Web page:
In addition, long before the show, David approached Mary McFadden. He said he was struck by how “fresh” and modern her designs looked, and knew they would capture the attention of editors who would be attending. (In fact, they could not be more of the moment, considering we’re in a fashion cycle which is celebrating all that is exotic, ethnic, and global, rich embellishments, and of course, pleats, all of which are McFadden trademarks). David contacted Mary and asked if she would lend some of her iconic designs to the show, and while her immediate response was “Why?” they were in fact featured in an installation, “Cultural Modernist”, and prominently displayed in the large reception area of the Metropolitan Pavillion, alongside several of her books, accessories, and South African artwork.
She was also profiled and interviewed by Laura McLaws Helms, in the show’s catalogue. Here’s an excerpt:
“The spellbinding and intricate designs of Mary McFadden occupy their own place within fashion. Laden with historical references, McFadden found a way to blend a vast array of inspirations into designs that appear timeless. While her clothes resonated perfectly with the period she was designing in (1970s-1990s), the use of classical line and form has allowed them to maintain their wearability today”.
In the meantime, I almost never leave this show empty-handed. These are a few of the things that caught my eye (at a range of prices and for very different reasons). And not surprisingly, I found them in booths of dealers I’ve traditionally gravitated to:
|Lisa Victoria Vintage wool jacket with crystal trim|
Lisa Victoria Vintage Clothing
201 488 2824
|Vintage cotton velvet Pucci cape|
Augusta Auction’s amazing Emilio Pucci printed velvet maxi cape, and Pierre Cardin’s multi colored chiffon dress, both of which are part of an upcoming auction on November 13th.
802 376 9988
|Judith Lieber gold metal bag|
Lulu’s Vintage Lovelies’ gold Judith Lieber purse ($650) which almost looks like binoculars; Stephen Sprouse 80’s black wool biker jacket ($650); a pristine black wool Chanel jacket with pearl buttons and white collar and cuffs, $2500; a racy silver Rifat Uzbek jacket, $350.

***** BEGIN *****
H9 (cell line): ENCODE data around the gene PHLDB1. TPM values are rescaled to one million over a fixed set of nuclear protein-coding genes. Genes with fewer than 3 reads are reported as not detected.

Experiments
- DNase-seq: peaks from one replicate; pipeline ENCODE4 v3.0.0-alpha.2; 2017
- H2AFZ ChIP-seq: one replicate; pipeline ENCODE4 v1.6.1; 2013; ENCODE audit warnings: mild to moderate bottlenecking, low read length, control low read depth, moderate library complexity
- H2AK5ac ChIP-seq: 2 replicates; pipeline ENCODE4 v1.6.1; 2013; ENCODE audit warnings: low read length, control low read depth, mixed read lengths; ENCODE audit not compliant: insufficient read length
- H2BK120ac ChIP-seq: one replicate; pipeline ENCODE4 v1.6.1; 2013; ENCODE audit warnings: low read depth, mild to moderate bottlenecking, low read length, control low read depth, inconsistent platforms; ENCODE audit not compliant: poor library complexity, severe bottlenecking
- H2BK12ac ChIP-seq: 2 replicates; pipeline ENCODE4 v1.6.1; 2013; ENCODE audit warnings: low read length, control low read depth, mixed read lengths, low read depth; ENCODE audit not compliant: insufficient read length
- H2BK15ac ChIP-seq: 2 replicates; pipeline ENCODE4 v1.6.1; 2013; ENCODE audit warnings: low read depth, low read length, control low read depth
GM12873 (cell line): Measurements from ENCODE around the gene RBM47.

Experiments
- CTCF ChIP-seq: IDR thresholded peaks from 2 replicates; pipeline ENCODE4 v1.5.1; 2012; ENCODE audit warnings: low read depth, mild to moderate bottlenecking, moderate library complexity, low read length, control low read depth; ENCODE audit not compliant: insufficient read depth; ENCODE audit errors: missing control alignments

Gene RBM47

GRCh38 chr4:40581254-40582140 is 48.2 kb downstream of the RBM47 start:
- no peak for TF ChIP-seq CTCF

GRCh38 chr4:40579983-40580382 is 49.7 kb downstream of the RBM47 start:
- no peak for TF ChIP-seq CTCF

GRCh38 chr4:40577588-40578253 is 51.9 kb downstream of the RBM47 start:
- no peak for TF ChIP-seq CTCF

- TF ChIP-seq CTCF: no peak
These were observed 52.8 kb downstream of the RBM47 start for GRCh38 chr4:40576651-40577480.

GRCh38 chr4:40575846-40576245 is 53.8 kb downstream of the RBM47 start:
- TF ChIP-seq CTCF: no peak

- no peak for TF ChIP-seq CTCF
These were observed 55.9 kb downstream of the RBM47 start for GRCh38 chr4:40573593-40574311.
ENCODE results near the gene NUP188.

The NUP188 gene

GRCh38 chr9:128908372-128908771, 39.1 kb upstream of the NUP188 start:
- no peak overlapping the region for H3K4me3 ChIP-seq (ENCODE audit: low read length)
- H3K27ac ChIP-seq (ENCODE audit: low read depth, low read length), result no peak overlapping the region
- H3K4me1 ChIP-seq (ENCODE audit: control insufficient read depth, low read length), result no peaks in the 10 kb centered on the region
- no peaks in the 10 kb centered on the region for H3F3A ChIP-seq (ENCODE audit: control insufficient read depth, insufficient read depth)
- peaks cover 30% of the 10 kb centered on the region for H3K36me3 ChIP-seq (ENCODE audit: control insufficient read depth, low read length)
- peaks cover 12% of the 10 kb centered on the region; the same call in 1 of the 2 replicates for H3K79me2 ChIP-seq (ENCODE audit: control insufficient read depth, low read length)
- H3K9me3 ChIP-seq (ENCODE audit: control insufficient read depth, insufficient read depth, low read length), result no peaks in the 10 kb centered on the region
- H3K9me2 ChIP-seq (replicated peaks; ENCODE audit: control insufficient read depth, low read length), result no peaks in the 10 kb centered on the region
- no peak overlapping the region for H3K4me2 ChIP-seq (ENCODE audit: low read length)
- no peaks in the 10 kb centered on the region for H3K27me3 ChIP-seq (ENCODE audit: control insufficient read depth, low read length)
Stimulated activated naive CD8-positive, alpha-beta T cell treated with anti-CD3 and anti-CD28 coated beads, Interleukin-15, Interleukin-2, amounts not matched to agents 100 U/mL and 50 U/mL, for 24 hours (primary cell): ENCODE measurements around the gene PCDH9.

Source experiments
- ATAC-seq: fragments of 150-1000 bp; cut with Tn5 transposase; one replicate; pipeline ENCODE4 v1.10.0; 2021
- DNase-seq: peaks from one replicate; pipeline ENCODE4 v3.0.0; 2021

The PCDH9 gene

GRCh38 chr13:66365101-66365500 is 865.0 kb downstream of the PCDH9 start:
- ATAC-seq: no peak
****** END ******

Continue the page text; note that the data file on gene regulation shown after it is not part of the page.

212 684 7193
|Vintage wicker guitar bag from the 60’s|
Deco Etc.’s vintage 1970’s straw guitar bag. Talk about a real conversation piece;, and how perfect for that boho hippie vibe that is so of the moment (not that it ever went away). It was priced at $950 but she said she would take $450!
212 675 3326; 347 423 6446
|Vintage Roberto Cavalli green fox maxi coat|
Karen McWharter’s amazing Roberto Cavalli 90’s dyed forest green fox horizontally worked maxi coat with insets of black snakeskin, approximately $1300. (I just had to try it on, as did several other attendees). And her 60’s faux leopard coat with faux leather trim. In a sea of faux leopard coats, this one stood out because of its flattering fitted shape and the black leather trim. Plus, the price was hard to beat: $125.
917 455 1002
|Vintage maltese cross on a cord|
De Jewels’ massive gold Monet Maltese cross $350, and an unlabeled version in gold with large white stones, on a black cord, $175 (very Dolce & Gabbana, or Chanel).
212 228 6445
|Vintage iconic Winston Salem pants|
Carla & Carla Vintage’s 1970’s Winston Fancy Pants. Unisex with a drawstring waist, in 100% cotton, they feature an iconic and graphic Winston cigarette print. Made by the Winston Company they have the label Winston Fancy Pants inside. With slogans and graphics being so of the moment, not to mention uber cool pajama pants, these could not look more au courant, $150.
Carla & Carla Vintage
917 751 6757
|Vintage leopard collar|
Evolution’s oversized leopard printed collar, which can easily be added to any top just by fastening it on. Leopard is always ‘spot’ on and this piece happens to be brilliantly practical, $125.
513 560 1983